- Aug 13, 2020
Ok ok... here ya go
, that looks showroom New! Incredible. I jumped on the Quad train but no gear survived the dozens of moves in my life. Precious little did actually. We ended up with a house rule that I regret to this day. Any box that remained unopened from the last move was disposed of. We literally moved every 4 years. Great job holding on to that.Helicopter
Ah, but I'm a purist and I want my Atmos to be native to the reel to reel tape machines. I don't want all that aftermarket hocus pocus interfering with the pure tape experience.I've not heard it, but lots and lots of people say the Atmos upmix of stereo works far better than any of the prior upmixing algorithms. See that is the thing, you don't need to make your RTR Atmos. Atmos will take the stereo and make it Atmos-like.
Now, that is impressive.Ok ok... here ya go
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How that connected segment may help bolster the the momentum into the Music industry is important to at the very least consider.
At some point in the near future, there will be some form of “expansive sound” from all around the listeners. It’s pretty inevitable as technology advances and matures.
Of course. But switching from stereo to mono produces another kind of weird effect. So which one is the right kind of experience?I always say, listen to your system in mono for a few days then listen in stereo, you will immediately notice how sort of "artificial and weird" it is.
Here’s the article: I personally love ATMOS for Movies and have explored the limited sampling of ATMOS Music available on Tidal and Amazon. I find it different and rewarding as a change of pace. What say You?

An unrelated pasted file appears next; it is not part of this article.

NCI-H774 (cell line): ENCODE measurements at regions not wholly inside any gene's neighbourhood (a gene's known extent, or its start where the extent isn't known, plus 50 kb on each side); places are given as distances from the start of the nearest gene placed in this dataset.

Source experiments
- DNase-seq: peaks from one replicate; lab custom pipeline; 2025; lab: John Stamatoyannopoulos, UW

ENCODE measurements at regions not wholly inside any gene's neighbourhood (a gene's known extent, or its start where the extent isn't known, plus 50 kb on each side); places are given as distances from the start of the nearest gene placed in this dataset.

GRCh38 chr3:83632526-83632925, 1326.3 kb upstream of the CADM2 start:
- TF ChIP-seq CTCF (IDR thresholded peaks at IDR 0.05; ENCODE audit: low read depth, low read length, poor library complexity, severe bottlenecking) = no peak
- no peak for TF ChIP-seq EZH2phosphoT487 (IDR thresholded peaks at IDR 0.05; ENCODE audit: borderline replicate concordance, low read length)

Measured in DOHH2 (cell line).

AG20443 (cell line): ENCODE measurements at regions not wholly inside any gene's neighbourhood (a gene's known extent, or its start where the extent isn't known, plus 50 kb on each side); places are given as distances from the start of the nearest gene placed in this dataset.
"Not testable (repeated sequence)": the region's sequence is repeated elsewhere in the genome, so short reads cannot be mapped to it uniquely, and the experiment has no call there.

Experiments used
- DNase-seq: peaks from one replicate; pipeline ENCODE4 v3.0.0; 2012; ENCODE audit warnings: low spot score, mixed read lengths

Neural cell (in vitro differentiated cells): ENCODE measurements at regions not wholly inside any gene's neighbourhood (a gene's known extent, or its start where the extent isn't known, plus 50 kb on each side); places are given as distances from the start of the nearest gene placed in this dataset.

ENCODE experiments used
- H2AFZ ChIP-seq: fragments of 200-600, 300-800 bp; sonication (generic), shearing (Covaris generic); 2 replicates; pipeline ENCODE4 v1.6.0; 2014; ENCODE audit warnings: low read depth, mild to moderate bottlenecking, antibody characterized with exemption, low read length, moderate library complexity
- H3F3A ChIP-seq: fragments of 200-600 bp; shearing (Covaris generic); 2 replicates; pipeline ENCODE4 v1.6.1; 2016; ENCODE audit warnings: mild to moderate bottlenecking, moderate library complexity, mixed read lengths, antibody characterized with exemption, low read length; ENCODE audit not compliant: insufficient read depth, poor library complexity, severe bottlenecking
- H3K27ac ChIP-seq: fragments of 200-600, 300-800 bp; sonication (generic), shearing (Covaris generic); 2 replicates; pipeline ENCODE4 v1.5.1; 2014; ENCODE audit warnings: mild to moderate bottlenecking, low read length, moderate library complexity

While I certainly don't argue about the benefit of Atmos for home theater, the reality with stereo is that with the current 3D encoding which is used on a great number of popular music recordings Atmos is essentially a moot point. Stereo with 3D processing can already create a soundfield which completely envelops the listener - around, behind and above - much like binaural does with headphones (and this processing works just as well with headphones, if not better). And no extra hardware is required, no extra speakers, nothing, nada. More to the point, the audio industry is already struggling to attract customers to higher quality audio with the competition from phones, bluetooth speakers, soundbars and the like. And the powers that be really thinks that a significant number of these people are going to be OK with installing speakers all over the room and expensive multichannel amplifiers and the requisite processors? REALLY?????
Sorry, just like with the graveyard of discarded surround formats of the past which "were absolutely going to make stereo obsolete", this ain't gonna happen folks.
Of course. But switching from stereo to mono produces another kind of weird effect. So which one is the right kind of experience?